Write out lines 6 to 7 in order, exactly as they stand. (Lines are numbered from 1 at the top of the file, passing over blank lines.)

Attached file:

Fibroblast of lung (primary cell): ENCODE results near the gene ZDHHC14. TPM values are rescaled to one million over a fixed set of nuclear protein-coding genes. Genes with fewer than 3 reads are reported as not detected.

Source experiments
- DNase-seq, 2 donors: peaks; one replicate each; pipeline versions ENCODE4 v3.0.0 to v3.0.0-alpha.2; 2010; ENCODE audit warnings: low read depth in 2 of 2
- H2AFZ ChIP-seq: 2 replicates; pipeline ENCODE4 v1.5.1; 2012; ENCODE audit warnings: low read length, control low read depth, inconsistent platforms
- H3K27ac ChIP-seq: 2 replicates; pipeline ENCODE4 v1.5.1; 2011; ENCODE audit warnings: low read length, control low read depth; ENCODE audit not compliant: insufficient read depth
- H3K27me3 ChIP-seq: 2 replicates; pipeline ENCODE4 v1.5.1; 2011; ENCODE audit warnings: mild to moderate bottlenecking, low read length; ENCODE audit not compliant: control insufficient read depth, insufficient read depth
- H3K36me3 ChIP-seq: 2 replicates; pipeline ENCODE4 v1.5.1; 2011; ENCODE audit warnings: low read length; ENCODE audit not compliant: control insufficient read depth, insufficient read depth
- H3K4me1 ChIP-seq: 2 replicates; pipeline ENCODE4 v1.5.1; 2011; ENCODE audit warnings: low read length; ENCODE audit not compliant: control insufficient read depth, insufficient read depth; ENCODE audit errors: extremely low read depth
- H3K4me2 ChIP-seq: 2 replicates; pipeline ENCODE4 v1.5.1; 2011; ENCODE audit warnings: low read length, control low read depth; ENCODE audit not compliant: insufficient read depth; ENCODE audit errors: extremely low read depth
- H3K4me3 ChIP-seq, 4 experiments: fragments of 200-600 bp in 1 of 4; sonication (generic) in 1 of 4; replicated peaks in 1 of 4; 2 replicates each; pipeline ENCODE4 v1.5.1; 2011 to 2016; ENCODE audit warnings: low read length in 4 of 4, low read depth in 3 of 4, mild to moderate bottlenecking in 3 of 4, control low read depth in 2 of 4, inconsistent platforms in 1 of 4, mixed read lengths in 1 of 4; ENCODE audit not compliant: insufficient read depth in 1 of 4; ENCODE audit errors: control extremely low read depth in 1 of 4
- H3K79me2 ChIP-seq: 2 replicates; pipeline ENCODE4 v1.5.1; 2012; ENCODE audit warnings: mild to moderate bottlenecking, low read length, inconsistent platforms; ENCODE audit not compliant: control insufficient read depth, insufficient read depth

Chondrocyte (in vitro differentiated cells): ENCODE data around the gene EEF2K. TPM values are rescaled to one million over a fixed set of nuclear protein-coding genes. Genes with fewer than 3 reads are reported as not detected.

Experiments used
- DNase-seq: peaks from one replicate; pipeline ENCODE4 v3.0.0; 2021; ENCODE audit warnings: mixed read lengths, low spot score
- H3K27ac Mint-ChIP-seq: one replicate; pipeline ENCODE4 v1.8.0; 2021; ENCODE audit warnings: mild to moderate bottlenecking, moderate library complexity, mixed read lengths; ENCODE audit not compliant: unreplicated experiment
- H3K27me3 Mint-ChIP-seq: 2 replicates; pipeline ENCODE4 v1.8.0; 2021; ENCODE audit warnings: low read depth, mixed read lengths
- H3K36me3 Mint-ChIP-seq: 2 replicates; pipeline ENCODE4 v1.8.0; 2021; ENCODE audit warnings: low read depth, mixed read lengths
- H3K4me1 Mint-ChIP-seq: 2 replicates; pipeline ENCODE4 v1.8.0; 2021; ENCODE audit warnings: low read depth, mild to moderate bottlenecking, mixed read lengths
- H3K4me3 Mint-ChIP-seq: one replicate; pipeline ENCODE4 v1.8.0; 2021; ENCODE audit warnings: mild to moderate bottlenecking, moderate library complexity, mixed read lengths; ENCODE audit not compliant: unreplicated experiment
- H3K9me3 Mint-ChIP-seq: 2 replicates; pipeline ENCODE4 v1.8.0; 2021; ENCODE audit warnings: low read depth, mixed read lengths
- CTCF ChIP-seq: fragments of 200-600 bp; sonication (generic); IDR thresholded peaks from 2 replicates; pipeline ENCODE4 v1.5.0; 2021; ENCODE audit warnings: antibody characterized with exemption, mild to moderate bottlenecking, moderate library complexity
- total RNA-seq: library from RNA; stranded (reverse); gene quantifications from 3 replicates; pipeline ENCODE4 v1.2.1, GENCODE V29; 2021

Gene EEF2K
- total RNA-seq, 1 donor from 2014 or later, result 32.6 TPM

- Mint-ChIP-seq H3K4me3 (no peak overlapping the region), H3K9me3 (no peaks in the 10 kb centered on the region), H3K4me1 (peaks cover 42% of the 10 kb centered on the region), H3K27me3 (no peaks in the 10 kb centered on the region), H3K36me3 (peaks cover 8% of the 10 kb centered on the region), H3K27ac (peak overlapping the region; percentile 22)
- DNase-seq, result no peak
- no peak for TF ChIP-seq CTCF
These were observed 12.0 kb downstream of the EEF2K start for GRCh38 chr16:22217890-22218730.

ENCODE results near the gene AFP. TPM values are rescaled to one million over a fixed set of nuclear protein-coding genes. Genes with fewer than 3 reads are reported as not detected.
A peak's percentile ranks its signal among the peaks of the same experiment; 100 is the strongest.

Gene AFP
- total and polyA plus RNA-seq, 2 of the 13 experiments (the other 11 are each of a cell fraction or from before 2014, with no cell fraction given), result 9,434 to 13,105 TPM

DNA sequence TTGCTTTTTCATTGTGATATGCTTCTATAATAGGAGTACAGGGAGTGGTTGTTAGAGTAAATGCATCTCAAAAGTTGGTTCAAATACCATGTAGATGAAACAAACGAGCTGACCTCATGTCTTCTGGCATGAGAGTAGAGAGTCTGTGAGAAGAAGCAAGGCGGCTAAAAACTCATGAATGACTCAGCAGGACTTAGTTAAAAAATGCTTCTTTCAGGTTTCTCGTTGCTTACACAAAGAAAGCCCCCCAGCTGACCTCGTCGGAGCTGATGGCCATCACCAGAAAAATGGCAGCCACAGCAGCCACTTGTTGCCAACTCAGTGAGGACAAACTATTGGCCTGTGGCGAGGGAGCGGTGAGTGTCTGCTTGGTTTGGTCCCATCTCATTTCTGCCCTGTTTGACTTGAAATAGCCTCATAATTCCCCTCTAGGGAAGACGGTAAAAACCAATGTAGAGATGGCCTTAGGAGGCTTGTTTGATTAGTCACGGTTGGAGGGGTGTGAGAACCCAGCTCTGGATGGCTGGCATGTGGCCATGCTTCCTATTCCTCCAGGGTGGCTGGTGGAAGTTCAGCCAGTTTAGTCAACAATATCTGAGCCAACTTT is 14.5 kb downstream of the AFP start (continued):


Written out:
- H3K27me3 ChIP-seq: 2 replicates; pipeline ENCODE4 v1.5.1; 2011; ENCODE audit warnings: mild to moderate bottlenecking, low read length; ENCODE audit not compliant: control insufficient read depth, insufficient read depth
- H3K36me3 ChIP-seq: 2 replicates; pipeline ENCODE4 v1.5.1; 2011; ENCODE audit warnings: low read length; ENCODE audit not compliant: control insufficient read depth, insufficient read depth